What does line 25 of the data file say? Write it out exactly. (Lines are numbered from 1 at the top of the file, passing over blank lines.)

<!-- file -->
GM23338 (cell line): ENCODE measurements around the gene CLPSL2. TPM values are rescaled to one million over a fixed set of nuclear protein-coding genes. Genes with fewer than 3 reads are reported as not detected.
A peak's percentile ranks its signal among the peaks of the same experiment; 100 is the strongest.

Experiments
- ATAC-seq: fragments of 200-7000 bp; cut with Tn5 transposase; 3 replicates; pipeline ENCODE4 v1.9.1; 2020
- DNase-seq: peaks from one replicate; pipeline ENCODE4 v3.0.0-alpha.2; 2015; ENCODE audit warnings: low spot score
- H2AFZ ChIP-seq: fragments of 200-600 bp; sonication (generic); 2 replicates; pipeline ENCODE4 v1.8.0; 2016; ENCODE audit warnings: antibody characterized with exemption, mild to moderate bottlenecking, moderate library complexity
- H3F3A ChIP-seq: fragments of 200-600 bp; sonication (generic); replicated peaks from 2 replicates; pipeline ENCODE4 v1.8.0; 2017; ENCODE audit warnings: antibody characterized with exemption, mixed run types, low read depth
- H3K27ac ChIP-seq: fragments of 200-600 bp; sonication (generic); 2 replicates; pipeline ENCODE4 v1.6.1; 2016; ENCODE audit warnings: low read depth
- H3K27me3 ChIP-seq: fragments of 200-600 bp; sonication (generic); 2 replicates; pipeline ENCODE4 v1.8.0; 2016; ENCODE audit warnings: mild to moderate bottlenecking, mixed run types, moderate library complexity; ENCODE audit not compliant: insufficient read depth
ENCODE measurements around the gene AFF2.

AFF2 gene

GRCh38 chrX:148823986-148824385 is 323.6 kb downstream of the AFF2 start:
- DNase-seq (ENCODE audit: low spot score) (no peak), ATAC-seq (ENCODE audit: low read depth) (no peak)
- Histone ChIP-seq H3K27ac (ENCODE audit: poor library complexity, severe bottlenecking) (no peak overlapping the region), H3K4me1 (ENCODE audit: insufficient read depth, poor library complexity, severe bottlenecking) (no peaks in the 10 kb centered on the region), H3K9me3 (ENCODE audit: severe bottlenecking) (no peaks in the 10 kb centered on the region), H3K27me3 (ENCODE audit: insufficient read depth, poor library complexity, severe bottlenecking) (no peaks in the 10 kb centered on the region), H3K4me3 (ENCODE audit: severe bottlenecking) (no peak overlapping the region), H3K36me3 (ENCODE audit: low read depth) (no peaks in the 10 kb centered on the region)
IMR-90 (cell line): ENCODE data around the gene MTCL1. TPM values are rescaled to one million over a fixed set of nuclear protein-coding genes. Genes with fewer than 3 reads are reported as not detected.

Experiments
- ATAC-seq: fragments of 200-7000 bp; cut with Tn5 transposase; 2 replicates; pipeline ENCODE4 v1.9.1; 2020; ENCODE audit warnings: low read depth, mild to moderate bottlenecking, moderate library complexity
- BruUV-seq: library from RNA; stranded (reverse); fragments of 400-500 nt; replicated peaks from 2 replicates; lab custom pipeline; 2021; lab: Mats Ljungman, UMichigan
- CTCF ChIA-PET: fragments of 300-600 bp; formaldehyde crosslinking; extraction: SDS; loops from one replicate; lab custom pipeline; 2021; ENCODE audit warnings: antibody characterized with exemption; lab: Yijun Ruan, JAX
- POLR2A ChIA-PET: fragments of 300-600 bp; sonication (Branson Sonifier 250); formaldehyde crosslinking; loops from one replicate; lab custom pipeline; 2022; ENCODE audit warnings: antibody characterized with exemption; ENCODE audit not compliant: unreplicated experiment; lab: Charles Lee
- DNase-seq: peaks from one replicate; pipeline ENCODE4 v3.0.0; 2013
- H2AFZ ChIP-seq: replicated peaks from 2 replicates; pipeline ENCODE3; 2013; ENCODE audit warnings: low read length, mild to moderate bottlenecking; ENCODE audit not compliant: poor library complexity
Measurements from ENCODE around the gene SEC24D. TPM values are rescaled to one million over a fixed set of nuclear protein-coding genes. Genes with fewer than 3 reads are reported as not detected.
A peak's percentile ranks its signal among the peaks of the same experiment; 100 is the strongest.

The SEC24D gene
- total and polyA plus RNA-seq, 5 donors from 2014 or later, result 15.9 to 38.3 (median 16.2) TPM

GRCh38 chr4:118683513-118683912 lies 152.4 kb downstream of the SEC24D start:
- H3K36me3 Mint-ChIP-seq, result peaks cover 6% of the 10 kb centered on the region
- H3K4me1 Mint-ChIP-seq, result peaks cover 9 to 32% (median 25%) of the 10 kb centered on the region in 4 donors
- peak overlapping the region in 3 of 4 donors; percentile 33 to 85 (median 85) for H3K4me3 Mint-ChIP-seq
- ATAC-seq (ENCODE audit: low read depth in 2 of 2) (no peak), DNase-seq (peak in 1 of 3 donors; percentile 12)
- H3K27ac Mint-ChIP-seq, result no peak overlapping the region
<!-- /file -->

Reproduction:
The SEC24D gene